We all, with the exception of certain autistic personalities, desire contact with fellow mammals. It happens that in the US such desire is characterized by a set of activities that so-called “real” men might engage in privately but would call “fruity” if viewing it from the outside. Smooching, giving flowers, petting, hugging, tiptoeing through the tulips. I mean, come on. How gay. We are polymorphously sexual beings, but as men in the culture of the USA our desire for body contact is gay, and heterosex is actually a fetishized substitute for taboo homosex.
And the more manly you are, the gayer your heterosex is. I know I’m not the first to suggest that cassanovaism is an overcompensation for unconfronted homosexual feelings. But who can doubt that James Bond is the gayest man on earth? Still single, snappy dresser, just like Seinfeld, only English, which is even more gay.
Please see my archived essay, Capital’s Big Tits And Violence (4-24-99) for the connection between socially constructed gender difference and extreme capitalism.
As for Arnold Schwarzenegger being gay, there was a time when people looked at certain men and said, “He’s just not smart enough to be gay.” What they meant was, even if he found himself attracted to men, he wouldn’t be able to figure out what the hell was going on. Nowadays, of course, you can be as dense as you like and be gay. You’re bound to be watching TV and at some point say to yourself, “Hey, I’m just like that guy! What do they call what that guy is? Gay? Well that’s what I am. I’m gay.” As with any outlaw activity gradually brought toward acceptance, the broader the public it attracts the more passé and boring and bland and crowded with low-quality doofusses it becomes, like a really cool little dive suddenly discovered by a restaurant reviewer for a large newspaper. And then one day, before you know it, Arnold Schwarzenegger wanders in and everybody goes, “How did HE find out about this? Well, that’s it, this place is over.”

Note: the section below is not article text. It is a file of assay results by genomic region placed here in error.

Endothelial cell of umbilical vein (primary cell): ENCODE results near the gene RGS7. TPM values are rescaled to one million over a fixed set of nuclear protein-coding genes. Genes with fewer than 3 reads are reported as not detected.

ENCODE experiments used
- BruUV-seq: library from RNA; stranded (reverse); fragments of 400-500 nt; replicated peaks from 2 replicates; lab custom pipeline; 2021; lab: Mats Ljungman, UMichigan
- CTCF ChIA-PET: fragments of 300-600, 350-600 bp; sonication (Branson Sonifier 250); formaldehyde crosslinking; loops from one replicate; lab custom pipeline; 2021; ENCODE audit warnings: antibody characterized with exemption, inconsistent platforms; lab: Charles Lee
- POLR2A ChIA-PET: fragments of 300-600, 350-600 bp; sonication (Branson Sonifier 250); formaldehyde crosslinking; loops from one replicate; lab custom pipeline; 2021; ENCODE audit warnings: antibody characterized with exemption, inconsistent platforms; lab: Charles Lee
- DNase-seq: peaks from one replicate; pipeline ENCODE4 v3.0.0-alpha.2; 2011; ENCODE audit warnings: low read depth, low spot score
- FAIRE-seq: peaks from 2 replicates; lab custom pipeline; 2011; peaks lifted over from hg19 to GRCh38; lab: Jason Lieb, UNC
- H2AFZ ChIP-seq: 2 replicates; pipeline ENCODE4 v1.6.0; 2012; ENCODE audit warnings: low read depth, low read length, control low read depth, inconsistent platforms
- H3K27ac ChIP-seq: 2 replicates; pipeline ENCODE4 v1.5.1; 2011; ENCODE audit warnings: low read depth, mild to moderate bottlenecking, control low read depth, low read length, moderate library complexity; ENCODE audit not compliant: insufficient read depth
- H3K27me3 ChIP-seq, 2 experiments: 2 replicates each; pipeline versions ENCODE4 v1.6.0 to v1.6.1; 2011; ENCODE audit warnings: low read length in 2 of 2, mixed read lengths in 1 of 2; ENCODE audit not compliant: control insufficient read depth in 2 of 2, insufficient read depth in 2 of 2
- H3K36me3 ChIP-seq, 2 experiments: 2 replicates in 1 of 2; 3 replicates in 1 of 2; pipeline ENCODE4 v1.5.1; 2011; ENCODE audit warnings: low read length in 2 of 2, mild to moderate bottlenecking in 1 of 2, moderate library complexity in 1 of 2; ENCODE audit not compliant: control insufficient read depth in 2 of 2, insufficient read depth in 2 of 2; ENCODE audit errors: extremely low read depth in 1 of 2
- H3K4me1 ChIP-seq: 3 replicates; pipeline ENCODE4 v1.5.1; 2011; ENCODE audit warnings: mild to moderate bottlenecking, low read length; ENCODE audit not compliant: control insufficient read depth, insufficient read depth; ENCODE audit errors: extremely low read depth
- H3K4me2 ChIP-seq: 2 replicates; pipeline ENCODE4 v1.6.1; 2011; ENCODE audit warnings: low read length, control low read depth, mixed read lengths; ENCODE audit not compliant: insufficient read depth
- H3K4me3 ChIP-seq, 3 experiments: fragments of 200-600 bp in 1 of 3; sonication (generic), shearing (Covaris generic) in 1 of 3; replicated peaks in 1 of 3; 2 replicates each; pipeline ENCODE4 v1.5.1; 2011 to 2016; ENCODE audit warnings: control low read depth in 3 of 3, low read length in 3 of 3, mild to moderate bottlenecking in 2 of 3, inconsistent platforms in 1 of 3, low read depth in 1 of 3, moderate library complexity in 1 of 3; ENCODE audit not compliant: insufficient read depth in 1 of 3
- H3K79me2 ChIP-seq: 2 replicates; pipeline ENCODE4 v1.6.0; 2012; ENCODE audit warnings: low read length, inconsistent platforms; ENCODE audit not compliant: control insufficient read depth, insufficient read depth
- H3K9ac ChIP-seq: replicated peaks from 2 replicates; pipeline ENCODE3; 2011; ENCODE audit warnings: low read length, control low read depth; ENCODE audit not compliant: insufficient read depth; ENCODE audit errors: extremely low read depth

I wonder if the word gay will ever come to occupy the spots the words bad and heinous and def and phat did at certain points in the past. If a young wigger in the suburbs might one day say to his friend, excitedly, “Yo, dog, you gotta get the new Eminem CD, it’s obesely gay.”
And since — having accepted the argument above, whether we followed it or not — we now know that Eminem is in fact gay, we cultural connoisseurs eavesdropping nearby will chuckle at the unintentionally satirical resonance out of the mouth of the babe. Then we’ll all go out and, like the Flintstones of yore, have a gay old time.
I’m mejeffdorchen and this has been another Moment of Truth.